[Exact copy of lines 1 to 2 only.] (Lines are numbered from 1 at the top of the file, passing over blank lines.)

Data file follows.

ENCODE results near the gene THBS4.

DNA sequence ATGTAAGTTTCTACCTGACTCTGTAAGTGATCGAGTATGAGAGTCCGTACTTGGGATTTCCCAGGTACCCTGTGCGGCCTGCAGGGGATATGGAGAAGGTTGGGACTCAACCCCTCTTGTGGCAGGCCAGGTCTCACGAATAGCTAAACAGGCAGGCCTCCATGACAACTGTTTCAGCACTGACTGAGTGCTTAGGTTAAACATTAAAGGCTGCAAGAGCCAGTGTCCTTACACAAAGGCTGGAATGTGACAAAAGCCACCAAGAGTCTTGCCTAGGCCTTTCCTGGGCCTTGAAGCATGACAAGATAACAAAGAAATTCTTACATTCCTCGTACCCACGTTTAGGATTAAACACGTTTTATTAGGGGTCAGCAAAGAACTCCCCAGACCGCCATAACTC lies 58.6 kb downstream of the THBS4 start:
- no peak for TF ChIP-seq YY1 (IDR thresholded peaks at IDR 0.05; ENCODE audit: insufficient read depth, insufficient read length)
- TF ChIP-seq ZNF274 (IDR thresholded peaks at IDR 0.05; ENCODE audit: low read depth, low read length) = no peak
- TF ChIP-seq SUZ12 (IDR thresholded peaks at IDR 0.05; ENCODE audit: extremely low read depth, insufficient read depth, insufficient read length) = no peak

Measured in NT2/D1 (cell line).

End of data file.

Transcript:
ENCODE results near the gene THBS4.

DNA sequence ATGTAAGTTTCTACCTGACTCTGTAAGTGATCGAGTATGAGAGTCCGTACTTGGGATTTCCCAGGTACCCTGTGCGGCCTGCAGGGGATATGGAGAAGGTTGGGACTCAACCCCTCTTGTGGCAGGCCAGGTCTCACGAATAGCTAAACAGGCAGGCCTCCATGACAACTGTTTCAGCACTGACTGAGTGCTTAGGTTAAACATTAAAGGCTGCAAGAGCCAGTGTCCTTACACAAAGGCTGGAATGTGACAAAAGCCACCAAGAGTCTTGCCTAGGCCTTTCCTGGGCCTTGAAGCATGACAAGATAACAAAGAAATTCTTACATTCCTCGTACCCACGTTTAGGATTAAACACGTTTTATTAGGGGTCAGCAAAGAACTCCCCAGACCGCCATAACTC lies 58.6 kb downstream of the THBS4 start: